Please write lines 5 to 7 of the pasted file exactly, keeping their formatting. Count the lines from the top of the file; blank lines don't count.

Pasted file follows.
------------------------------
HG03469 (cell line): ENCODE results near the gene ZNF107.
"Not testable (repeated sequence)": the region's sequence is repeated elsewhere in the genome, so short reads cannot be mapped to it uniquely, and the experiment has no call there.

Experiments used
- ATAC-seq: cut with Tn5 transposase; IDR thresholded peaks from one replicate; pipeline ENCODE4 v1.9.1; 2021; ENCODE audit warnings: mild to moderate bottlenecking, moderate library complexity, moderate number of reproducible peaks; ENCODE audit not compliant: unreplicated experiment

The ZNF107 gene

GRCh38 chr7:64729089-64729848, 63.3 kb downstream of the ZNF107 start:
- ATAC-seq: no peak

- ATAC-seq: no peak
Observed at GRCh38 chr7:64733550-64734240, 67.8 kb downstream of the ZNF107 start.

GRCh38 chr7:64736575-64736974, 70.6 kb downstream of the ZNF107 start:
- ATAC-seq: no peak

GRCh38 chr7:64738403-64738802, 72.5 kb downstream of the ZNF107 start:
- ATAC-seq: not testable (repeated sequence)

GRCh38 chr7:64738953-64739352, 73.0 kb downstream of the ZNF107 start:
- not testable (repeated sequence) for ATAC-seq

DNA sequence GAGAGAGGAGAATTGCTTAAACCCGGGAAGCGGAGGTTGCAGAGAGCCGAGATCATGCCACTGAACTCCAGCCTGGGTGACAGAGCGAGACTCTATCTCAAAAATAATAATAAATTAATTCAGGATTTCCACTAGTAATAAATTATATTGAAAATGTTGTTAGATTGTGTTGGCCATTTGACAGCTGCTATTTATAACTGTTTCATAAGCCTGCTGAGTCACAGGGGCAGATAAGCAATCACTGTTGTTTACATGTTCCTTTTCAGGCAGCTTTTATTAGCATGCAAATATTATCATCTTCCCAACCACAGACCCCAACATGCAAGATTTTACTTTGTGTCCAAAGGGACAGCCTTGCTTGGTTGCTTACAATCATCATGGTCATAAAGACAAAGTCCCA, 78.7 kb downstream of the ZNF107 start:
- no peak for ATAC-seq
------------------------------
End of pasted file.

The ZNF107 gene

GRCh38 chr7:64729089-64729848, 63.3 kb downstream of the ZNF107 start:
- ATAC-seq: no peak